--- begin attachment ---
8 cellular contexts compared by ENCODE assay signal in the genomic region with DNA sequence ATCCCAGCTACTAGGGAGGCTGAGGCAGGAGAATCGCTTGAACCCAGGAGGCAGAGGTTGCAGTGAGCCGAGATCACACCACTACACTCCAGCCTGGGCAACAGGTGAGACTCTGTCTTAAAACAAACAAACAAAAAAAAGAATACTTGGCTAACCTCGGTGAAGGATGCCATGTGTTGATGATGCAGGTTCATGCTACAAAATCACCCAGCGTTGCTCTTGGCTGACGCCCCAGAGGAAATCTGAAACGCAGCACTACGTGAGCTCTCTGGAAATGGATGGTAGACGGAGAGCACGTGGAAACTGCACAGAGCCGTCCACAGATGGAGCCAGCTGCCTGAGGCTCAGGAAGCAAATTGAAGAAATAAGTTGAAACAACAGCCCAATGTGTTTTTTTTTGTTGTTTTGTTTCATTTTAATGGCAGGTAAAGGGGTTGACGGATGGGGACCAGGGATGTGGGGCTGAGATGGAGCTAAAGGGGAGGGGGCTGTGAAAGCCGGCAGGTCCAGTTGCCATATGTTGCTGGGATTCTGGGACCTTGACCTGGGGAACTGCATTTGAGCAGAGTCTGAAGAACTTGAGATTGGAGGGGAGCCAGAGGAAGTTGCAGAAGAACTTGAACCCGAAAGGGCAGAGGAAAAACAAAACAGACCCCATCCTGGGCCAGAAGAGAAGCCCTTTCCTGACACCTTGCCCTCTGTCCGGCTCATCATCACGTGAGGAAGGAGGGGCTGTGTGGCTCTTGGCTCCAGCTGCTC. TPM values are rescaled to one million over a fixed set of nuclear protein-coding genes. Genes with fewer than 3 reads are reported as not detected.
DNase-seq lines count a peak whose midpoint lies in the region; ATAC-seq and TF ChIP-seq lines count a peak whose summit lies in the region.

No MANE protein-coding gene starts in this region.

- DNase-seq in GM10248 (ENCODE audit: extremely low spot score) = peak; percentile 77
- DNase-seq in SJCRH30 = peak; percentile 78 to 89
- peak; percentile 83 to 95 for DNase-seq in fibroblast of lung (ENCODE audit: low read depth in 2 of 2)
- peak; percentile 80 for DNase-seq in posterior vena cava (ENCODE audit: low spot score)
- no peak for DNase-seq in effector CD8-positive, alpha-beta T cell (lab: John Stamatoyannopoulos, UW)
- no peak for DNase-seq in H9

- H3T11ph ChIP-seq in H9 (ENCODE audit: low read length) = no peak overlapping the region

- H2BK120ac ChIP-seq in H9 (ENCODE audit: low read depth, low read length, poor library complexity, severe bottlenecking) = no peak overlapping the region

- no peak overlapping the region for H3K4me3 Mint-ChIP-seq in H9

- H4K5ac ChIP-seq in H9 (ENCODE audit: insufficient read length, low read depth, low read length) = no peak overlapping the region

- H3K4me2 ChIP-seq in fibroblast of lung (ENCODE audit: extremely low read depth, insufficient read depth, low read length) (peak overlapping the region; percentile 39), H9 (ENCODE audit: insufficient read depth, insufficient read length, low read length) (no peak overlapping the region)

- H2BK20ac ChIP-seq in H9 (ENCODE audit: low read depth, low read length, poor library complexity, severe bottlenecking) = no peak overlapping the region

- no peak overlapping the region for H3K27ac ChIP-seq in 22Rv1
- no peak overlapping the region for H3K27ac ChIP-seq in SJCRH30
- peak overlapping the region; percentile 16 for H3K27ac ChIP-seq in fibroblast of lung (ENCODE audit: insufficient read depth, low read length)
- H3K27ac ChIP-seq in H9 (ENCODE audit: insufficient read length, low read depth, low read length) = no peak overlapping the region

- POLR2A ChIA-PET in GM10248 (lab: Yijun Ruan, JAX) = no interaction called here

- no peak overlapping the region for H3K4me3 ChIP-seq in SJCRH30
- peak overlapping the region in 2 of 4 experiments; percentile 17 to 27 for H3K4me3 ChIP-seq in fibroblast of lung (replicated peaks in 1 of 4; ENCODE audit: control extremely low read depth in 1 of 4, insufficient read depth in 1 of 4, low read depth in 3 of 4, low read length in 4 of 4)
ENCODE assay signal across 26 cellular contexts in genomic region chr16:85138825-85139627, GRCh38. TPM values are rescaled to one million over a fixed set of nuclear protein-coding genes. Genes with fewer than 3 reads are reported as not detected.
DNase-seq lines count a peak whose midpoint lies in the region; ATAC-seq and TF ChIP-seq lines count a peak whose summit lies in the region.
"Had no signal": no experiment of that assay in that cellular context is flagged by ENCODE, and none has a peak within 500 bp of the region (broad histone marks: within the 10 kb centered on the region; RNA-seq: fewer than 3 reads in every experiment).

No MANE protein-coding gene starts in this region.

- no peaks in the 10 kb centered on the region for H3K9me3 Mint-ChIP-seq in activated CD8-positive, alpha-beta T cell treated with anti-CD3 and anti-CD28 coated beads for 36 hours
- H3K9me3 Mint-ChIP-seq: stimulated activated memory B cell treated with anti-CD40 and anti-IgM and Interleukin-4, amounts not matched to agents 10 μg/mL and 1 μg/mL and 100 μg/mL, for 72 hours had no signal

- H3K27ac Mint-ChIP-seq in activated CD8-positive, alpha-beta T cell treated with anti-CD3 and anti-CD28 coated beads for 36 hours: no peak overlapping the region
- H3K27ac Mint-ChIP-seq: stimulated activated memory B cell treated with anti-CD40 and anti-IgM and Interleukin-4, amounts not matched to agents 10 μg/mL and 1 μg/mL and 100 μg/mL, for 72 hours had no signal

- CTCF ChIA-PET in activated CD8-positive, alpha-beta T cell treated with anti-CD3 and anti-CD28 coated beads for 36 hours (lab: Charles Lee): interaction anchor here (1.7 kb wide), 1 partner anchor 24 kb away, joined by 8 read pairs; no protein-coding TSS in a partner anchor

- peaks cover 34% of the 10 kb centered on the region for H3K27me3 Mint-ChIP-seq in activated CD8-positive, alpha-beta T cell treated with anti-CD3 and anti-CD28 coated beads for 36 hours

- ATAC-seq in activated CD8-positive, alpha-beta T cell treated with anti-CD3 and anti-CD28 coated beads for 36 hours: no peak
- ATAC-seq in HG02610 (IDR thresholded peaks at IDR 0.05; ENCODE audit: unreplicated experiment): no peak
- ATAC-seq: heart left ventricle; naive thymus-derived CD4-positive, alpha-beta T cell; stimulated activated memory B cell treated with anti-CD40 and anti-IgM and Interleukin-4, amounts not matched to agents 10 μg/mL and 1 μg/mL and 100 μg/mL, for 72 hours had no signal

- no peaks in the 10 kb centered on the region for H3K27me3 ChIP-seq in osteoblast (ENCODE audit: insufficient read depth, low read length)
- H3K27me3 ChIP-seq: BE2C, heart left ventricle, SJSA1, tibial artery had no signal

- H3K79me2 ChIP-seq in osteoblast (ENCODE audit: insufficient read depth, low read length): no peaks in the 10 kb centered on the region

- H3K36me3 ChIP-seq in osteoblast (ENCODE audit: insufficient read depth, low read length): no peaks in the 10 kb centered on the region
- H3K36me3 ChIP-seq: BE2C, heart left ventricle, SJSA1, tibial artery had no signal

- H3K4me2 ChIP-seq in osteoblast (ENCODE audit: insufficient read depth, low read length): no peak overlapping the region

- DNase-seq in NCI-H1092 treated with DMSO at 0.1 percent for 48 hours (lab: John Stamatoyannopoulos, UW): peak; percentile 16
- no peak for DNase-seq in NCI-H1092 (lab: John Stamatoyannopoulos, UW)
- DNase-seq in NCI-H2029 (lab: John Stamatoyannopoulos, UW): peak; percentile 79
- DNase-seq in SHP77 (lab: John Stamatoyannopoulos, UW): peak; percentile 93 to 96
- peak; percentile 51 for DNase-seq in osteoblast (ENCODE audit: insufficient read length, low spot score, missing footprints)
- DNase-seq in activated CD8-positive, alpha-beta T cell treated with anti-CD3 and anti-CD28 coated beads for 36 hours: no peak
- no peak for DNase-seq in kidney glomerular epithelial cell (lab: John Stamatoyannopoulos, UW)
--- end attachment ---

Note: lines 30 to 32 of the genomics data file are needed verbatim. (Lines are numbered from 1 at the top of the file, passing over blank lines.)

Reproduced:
- H3K27ac Mint-ChIP-seq: stimulated activated memory B cell treated with anti-CD40 and anti-IgM and Interleukin-4, amounts not matched to agents 10 μg/mL and 1 μg/mL and 100 μg/mL, for 72 hours had no signal

- CTCF ChIA-PET in activated CD8-positive, alpha-beta T cell treated with anti-CD3 and anti-CD28 coated beads for 36 hours (lab: Charles Lee): interaction anchor here (1.7 kb wide), 1 partner anchor 24 kb away, joined by 8 read pairs; no protein-coding TSS in a partner anchor

- peaks cover 34% of the 10 kb centered on the region for H3K27me3 Mint-ChIP-seq in activated CD8-positive, alpha-beta T cell treated with anti-CD3 and anti-CD28 coated beads for 36 hours